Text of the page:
Reasons for Hope* Jesus’ Bible Pick
At Reasons for Hope* Jesus we primarily use the KJV and the NKJV. However, we believe that people can learn from any translation, because it is the Holy Spirit who teaches us.
John 14:26 But the Comforter, which is the Holy Ghost, whom the Father will send in my name, he shall teach you all things, and bring all things to your remembrance, whatsoever I have said unto you.
John 16:13 Howbeit when he, the Spirit of truth, is come, he will guide you into all truth: for he shall not speak of himself; but whatsoever he shall hear, that shall he speak: and he will show you things to come.
We encourage you to do your own research and come to your own conclusion before selecting which Bible you will read. Keep in mind that the translation you choose will influence how you interpret verses and passages.
We recommend the use of a literal (word-for-word) translation for in-depth Bible study. For enjoyment, either a literal or dynamic equivalence is a good choice. Paraphrases can be used for additional understanding of passages in a more culturally contextual way, but just remember that paraphrases are no different than commentaries. They are man’s interpretation.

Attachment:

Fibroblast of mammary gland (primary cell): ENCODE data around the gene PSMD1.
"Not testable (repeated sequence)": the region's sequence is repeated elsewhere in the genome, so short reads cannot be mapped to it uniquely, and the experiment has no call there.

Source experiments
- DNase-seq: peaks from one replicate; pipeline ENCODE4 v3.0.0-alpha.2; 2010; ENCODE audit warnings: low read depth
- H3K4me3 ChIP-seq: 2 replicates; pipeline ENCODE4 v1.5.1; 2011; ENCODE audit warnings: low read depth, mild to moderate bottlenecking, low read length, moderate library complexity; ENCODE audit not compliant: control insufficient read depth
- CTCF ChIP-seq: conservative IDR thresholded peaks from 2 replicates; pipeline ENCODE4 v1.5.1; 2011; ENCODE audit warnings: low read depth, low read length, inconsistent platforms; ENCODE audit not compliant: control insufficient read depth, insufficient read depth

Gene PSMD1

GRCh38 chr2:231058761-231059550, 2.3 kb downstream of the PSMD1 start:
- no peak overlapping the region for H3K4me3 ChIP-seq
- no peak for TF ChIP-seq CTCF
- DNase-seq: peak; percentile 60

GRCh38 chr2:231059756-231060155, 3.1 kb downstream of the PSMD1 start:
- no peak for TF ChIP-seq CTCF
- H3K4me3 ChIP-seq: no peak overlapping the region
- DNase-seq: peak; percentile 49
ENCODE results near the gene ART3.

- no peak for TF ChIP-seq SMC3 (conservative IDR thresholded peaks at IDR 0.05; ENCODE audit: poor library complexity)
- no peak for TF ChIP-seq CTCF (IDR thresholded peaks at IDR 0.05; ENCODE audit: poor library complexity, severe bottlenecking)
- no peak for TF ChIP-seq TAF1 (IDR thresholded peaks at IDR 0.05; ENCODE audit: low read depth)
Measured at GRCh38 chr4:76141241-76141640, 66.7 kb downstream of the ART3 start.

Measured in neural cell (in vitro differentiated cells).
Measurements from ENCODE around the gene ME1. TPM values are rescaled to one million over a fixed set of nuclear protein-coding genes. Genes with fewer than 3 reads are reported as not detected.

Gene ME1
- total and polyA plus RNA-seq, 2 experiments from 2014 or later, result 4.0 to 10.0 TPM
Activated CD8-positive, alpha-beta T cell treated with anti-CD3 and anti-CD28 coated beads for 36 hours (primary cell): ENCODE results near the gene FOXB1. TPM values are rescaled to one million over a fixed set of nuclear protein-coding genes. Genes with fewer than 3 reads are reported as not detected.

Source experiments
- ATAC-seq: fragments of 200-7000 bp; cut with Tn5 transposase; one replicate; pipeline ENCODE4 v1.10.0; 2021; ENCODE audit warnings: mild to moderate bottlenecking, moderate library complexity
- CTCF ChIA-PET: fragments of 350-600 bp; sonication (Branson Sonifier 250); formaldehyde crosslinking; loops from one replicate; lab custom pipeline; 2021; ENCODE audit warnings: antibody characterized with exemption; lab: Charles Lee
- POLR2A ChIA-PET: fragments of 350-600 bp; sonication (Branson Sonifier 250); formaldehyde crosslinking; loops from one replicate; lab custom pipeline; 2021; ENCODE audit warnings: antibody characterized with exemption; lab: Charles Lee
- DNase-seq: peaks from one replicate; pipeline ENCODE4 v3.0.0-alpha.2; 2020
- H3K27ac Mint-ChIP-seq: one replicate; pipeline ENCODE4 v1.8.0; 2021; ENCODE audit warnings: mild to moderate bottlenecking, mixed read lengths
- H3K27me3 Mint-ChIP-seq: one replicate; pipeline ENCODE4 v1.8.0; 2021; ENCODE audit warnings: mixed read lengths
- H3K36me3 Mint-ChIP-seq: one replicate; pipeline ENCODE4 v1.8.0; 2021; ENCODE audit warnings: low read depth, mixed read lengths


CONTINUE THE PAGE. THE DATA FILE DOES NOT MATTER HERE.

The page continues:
Whichever Bible you select, spend time in the Word and grow in your knowledge and love of the Lord.
Grow in the grace and knowledge of our Lord and Savior Jesus Christ.
To Him be the glory both now and forever. Amen. (2 Peter 3:18)
About the Bible
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- What is the Best Bible to Read?
- Is the Bible Still Accurate?
- Bible Versions or Translations?
- Has God Preserved His Word? (video)
- Does Mark 16:9-20 Belong in the Bible?
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- A better answer than 2 Timothy 3:16 for the Bible being God’s Word?
- The Everlasting Word Of God
- God At Word In Us
- God’s Words Of Wisdom
- The Oracles Of God
- How Can We Be Certain the Bible was Inspired by God?